Opponents of the proposed Wildcat Wind Farm in eastern Howard County are willing to gamble the company won’t move forward with the project in the next two weeks.
The opponents applauded the Howard County commissioners’ decision Monday to table a renegotiated economic development agreement with E.ON Climate & Renewables.
The motion to table the agreement was made by Brad Bray and seconded by Tyler Moore, president of the board. It passed by a 2-to-1 vote with Paul Wyman casting the no vote.
“Postponing today puts you at greater risk,” Wyman said before the vote. “If we don’t get the compromise in place, the project could be much larger. We reached the best possible compromise.”
Since the renegotiated agreement has not been approved, E.ON is free to apply for improvement location permits under the terms of the original economic development agreement.
Bray said he shares some of the same concerns as opponents and wanted more time to absorb the information.
“I felt I needed to make a motion to table,” he said.
As proposed, the renegotiated economic development agreement reduces the size of the project by almost 50 percent.
The original Wildcat Wind Farm project in Howard and Grant counties was expected to be an estimated $218 million agreement. Andy Melka, project manager for E.ON, said the minimum investment would be $60 million through the new pact.
“We have cut the project size and potential turbine locations,” Melka said.
The agreement commissioners tabled calls for E.ON to pay $500,000 to the county over five years instead of a proposed 10 percent reduction, or an estimated $750,000, on the 10-year tax abatement.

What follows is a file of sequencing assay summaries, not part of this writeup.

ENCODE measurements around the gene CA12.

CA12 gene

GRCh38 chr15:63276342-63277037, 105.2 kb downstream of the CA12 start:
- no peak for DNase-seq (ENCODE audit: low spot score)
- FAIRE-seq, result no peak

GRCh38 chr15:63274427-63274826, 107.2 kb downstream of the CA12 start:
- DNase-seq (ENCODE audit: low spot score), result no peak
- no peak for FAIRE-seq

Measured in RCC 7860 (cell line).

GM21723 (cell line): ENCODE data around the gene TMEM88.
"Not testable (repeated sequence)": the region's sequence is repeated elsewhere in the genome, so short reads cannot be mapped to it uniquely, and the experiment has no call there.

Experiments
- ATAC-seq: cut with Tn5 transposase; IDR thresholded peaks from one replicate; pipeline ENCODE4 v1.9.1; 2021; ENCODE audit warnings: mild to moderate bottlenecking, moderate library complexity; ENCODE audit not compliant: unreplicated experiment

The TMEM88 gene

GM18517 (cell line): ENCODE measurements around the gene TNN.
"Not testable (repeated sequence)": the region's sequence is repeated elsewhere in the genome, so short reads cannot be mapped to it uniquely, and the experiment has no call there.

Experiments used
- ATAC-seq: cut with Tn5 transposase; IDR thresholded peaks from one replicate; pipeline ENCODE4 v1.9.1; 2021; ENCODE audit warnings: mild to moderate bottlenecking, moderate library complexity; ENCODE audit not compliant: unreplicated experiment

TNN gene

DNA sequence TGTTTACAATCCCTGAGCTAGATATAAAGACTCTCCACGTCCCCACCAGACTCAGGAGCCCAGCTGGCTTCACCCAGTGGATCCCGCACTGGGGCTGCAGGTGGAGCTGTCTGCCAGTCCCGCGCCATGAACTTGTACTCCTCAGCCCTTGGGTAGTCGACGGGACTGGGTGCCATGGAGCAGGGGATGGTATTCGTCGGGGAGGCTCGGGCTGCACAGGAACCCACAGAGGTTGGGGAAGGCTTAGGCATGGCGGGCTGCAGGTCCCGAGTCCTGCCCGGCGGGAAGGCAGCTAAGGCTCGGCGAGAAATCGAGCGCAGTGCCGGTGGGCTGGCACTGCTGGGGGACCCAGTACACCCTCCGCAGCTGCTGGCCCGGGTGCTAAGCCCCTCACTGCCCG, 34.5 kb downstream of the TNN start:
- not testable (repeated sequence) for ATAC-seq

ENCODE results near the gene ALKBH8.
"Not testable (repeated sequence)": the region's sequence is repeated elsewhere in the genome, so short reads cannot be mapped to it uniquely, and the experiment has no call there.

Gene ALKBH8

Larry Murrell, Howard County attorney, said the lower dollar amount was a result of E.ON scaling back the project.
Terms of the new agreement that remained unchanged include: A 1,500-foot setback from the residences of non-participating property owners and 1,250 feet from participating property owners; a change in the allowed noise level from 55 decibels to 50 decibels for non-participating and 52 decibels for participating property owners; a Federal Aviation Administration-approved light shield to limit the observance of the red lights on top of the turbines; shadow flicker restrictions and wetland protection changes.
Before the vote, resident Joe Russeau asked how the commissioners could sign the agreement with the amount of opposition to the wind farm in the past few months.
“We’ve talked about this meeting after meeting,” Moore said. “I’ve been criticized for not knowing how to run a meeting and letting people speak on the same topics. This has been a struggle.”
Moore said as elected officials the commissioners don’t get to do the popular thing all the time.
“There are people who want to see this project come to eastern Howard County,” he said.